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U.S. stocks closed slightly higher in low volume trade Monday, steadying after five straight weeks of gains, with telecommunications and health care stocks leading.
"I think investors get the sense, even with disappointing news, the general trend is up," said Bruce McCain, chief investment strategist at Key Private Bank.
As of the close, trade volume was on track for the lowest of the year so far.
U.S. crude oil futures for April delivery settled up 47 cents, or 1.19 percent, at $39.91 a barrel. After the settle, the contract rolled to May, which ended up 38 cents at $41.52 a barrel.
Telecommunications and health care led S&P 500 advancers, while materials and energy lagged. Boeing and Nike were the top contributors to gains on the Dow Jones industrial average, while Chevron, Goldman Sachs and Walt Disney were the greatest contributors to declines.
The Nasdaq composite outperformed slightly as Gilead Sciences and Microsoft gained. The iShares Nasdaq Biotechnology ETF (IBB) closed about 2 percent higher. Apple gained more than half a percent before erasing gains to end a touch lower after its product event, at which it unveiled a 4-inch iPhone.
Citigroup closed 0.14 percent higher after earlier rising more than 1 percent. KBW said in a Sunday note the firm "could be one of the only U.S. (global systematically important banks) that could successfully split up," a move that "should unlock meaningful shareholder value—50+% returns versus the current market capitalization."
In economic news, existing home sales declined 7.1 percent in February to an annual rate of 5.08 million units, the lowest level since November, Reuters said.
The SPDR S&P Homebuilders ETF (XHB) closed down 0.6 percent.
John Lonski, chief economist at Moody's, said the latest housing data indicated the U.S. economy would continue to grow at a moderate pace.
"The warning is the U.S. economy is not as strong as recent growth in non-farm payrolls would indicate. There's no question about that," he said.
Following the worse-than-expected home sales data, Goldman Sachs lowered its first quarter GDP tracking estimate by one tenth to 2.3 percent, according to a note from Goldman's Elad Pashtan.
Read MoreRally on? Stocks face data test
Ahead of the opening bell, the Chicago Fed national activity index posted a decline to minus 0.29 in February from 0.41 in January.
Early Monday morning, Richmond Fed President Jeffrey Lacker said U.S. inflation will likely accelerate in the coming years and move toward the Fed's 2 percent target, according to Reuters.
Atlanta Fed President Dennis Lockhart said in a speech that a rate hike could come as early as next month. A non-voting member of the Fed's policymaking committee, Lockhart also said he expects continued job market improvement this year.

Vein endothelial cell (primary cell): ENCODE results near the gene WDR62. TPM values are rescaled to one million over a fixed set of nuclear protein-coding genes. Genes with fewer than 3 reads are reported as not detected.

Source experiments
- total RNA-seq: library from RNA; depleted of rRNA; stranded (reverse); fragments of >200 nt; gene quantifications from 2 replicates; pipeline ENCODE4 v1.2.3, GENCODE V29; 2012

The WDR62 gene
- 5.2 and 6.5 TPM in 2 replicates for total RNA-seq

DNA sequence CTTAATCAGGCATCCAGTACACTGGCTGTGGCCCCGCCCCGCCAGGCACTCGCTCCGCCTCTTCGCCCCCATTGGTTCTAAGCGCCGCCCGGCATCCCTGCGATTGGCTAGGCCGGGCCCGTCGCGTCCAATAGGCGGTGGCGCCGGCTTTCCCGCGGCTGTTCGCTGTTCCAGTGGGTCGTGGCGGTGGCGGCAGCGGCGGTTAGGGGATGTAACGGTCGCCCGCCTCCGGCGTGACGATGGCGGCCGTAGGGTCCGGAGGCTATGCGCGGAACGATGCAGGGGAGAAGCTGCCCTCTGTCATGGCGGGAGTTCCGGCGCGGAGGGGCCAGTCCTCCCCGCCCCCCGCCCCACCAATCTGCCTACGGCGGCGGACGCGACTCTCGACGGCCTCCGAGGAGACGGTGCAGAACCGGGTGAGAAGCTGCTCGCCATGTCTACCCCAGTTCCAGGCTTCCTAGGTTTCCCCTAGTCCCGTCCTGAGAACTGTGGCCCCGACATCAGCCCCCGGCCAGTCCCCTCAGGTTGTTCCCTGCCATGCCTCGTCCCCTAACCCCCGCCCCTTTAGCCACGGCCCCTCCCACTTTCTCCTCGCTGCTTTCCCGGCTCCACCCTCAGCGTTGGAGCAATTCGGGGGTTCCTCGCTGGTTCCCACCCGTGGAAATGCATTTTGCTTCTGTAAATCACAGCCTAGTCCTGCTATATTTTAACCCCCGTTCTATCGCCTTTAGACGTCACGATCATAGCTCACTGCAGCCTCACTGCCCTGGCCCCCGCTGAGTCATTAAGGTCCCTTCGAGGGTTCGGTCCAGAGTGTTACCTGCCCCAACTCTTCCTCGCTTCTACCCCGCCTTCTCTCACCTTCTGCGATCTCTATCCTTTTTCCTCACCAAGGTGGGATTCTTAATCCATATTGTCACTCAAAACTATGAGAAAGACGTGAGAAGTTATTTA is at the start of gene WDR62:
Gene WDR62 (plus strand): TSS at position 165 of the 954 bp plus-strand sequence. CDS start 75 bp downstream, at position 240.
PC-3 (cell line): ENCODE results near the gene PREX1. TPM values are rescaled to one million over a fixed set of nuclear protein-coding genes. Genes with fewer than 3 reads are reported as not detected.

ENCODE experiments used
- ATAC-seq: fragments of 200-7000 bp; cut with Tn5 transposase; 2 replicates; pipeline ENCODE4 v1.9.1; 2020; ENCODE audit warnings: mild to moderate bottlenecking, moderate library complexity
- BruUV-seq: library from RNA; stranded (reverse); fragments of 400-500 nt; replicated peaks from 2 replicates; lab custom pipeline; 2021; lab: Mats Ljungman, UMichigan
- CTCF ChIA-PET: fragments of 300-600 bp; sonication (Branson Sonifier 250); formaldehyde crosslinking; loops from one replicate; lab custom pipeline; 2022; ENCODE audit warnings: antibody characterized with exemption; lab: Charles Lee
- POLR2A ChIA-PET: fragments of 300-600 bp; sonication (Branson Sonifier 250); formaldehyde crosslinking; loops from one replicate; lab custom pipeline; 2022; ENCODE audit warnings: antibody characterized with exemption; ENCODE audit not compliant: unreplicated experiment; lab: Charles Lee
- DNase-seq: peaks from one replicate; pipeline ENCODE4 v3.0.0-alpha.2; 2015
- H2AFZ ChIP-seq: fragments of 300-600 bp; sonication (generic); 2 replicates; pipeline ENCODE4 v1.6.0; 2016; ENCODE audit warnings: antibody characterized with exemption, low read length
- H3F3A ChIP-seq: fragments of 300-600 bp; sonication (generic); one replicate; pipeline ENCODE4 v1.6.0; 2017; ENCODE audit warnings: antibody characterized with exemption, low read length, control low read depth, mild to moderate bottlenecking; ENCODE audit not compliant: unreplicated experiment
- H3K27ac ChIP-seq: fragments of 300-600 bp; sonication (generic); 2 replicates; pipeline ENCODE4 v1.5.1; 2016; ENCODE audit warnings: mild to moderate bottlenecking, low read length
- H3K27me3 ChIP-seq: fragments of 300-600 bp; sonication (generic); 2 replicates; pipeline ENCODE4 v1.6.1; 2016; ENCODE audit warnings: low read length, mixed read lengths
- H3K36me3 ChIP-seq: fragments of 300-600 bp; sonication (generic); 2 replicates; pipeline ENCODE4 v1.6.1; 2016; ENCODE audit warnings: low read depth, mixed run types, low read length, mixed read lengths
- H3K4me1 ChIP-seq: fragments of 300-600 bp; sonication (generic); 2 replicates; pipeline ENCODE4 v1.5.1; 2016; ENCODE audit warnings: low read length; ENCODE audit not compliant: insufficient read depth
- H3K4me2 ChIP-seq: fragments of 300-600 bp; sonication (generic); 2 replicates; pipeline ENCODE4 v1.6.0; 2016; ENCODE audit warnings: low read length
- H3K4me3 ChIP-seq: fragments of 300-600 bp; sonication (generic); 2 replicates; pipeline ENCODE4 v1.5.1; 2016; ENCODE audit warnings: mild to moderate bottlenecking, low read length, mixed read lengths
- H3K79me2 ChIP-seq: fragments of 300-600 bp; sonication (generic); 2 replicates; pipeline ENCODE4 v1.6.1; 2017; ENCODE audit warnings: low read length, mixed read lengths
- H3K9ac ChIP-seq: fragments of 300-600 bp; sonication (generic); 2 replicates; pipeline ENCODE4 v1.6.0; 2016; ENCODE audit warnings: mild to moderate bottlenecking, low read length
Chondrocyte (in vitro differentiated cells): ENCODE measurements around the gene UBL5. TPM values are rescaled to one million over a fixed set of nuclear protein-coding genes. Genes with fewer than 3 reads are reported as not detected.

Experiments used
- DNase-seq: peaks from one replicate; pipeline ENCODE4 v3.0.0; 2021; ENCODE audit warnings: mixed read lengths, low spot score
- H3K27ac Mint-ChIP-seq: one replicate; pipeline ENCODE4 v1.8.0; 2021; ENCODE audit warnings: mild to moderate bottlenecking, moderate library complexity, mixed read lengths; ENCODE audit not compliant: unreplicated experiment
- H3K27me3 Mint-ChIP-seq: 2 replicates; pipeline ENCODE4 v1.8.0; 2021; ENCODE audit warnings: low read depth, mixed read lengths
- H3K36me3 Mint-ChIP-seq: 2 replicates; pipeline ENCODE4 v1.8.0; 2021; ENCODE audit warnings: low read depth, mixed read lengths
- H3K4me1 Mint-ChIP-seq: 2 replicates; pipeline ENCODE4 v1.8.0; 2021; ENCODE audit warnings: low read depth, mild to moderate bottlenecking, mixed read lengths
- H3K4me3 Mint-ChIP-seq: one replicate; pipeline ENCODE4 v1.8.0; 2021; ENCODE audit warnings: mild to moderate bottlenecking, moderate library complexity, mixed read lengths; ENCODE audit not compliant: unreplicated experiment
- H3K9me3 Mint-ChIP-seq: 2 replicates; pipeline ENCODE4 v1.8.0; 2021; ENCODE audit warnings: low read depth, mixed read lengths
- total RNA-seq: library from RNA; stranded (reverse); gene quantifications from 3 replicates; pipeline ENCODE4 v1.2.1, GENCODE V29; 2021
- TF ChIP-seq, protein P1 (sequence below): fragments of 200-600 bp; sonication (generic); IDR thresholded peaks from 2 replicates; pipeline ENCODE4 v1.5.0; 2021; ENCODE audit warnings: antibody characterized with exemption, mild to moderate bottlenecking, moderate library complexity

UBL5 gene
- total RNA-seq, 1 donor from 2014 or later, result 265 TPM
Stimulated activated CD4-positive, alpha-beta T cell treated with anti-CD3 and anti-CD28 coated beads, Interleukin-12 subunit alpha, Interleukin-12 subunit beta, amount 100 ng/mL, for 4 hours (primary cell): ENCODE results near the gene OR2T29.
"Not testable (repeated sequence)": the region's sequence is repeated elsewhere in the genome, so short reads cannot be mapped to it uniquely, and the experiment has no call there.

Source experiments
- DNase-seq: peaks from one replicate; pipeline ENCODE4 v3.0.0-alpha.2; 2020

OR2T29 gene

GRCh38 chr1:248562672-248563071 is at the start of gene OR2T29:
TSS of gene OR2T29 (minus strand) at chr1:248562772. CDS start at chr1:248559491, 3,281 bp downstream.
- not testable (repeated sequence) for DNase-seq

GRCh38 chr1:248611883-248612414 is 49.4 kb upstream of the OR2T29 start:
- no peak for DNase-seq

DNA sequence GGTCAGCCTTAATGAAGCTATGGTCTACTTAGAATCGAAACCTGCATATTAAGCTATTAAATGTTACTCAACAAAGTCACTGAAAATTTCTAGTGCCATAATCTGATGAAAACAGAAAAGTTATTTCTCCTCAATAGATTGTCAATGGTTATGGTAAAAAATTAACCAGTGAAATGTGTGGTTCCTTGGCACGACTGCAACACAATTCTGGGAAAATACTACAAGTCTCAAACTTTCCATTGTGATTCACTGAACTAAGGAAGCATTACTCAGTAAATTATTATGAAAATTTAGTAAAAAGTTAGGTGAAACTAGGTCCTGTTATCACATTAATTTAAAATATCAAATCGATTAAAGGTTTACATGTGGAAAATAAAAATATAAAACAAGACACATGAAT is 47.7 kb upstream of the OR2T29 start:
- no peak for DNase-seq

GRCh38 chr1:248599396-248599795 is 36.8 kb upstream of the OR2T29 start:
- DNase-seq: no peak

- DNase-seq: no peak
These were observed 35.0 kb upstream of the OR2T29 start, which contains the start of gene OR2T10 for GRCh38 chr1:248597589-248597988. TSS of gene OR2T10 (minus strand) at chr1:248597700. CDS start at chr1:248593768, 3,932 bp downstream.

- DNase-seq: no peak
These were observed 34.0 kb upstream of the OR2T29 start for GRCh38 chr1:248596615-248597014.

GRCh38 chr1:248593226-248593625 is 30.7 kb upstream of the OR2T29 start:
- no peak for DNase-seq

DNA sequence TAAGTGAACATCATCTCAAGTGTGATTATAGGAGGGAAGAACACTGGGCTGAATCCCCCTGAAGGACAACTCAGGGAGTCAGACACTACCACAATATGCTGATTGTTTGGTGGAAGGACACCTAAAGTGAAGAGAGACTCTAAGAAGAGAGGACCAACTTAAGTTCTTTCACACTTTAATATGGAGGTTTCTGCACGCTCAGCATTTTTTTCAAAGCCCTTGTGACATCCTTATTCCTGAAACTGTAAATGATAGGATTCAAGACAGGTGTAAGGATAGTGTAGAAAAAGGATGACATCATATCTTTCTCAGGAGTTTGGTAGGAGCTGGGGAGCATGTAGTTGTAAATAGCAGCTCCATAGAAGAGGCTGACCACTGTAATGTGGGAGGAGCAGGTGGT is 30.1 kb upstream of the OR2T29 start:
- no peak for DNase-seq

Separately, San Francisco Fed President John Williams said in a Friday interview with Market News International that if the data "continues the way I hope and expect, then April or June would definitely be potential times to have an increase in interest rates."
St. Louis Fed President James Bullard is due to speak on economic inequality in the evening.
Markets are closed Friday for Good Friday.
The U.S. dollar index traded slightly higher, with the euro near $1.125 and the yen at 111.89 yen against the greenback.
European stocks closed lower amid recovery in oil prices from session lows.
In Asia, the Shanghai composite surged more than 2 percent. State-backed China Securities Finance, which lends brokerages money to fund margin financing, said late Friday it would resume some short-term lending businesses and cut borrowing costs for brokerages, Reuters reported.
U.S. stocks posted five straight weeks of gains on Friday, with the Dow Jones industrial average and S&P 500 recovering from a 10 percent correction earlier in the quarter to close higher year-to-date.
The closed up 2.02 points, or 0.10 percent, at 2,051.60, with telecommunications leading six sectors higher and materials the greatest laggard.
The Nasdaq composite closed up 13.23 points, or 0.28 percent, at 4,808.87.
The CBOE Volatility Index (VIX), widely considered the best gauge of fear in the market, held near 14.
Advancers were a touch ahead of decliners on the New York Stock Exchange, with an exchange volume of 836 million and a composite volume of roughly 3.3 billion in the close.
Gold futures settled down $10.10 at $1,244.20 an ounce.
—Reuters contributed to this report.
On tap this week:
8:30 p.m.: St. Louis Fed President James Bullard speaks on economic inequality
Earnings: Nike, Cintas, Red Hat, Five Below, Krispy Kreme
9 a.m.: FHFA Home Price Index
9:45 a.m.: Markit flash U.S. manufacturing PMI
10 a.m.: Richmond Fed manufacturing index
1:30 p.m.: Chicago Fed President Charles Evans speaks on economic conditions and monetary policy
6:30 p.m.: Philadelphia Fed President Patrick Harker speaks on growth and the role of economic policies
Earnings: General Mills, PVH, Eldorado Gold, Oxford Industries, KB Home
7 a.m.: Mortgage applications
10 a.m.: New home sales
10:30 a.m.: Oil inventories
5:30 p.m.: Philadelphia Fed President Patrick Harker gives welcoming remarks at a book launch
Earnings: Accenture, Winnebago, GameStop
8:15 a.m.: St. Louis Fed President James Bullard speaks on the U.S. economy and monetary policy
8:30 a.m.: Durable goods
8:30 a.m.: Jobless claims
9:45 a.m.: Markit flash US services PMI
10:30 a.m.: Natural gas inventories
11 a.m.: Kansas City Fed survey
1 p.m.: Oil rig count
Markets closed for Good Friday
8:30 a.m.: 4th quarter GDP (third estimate)
8:30 a.m.: Corporate profits
*Planner subject to change.
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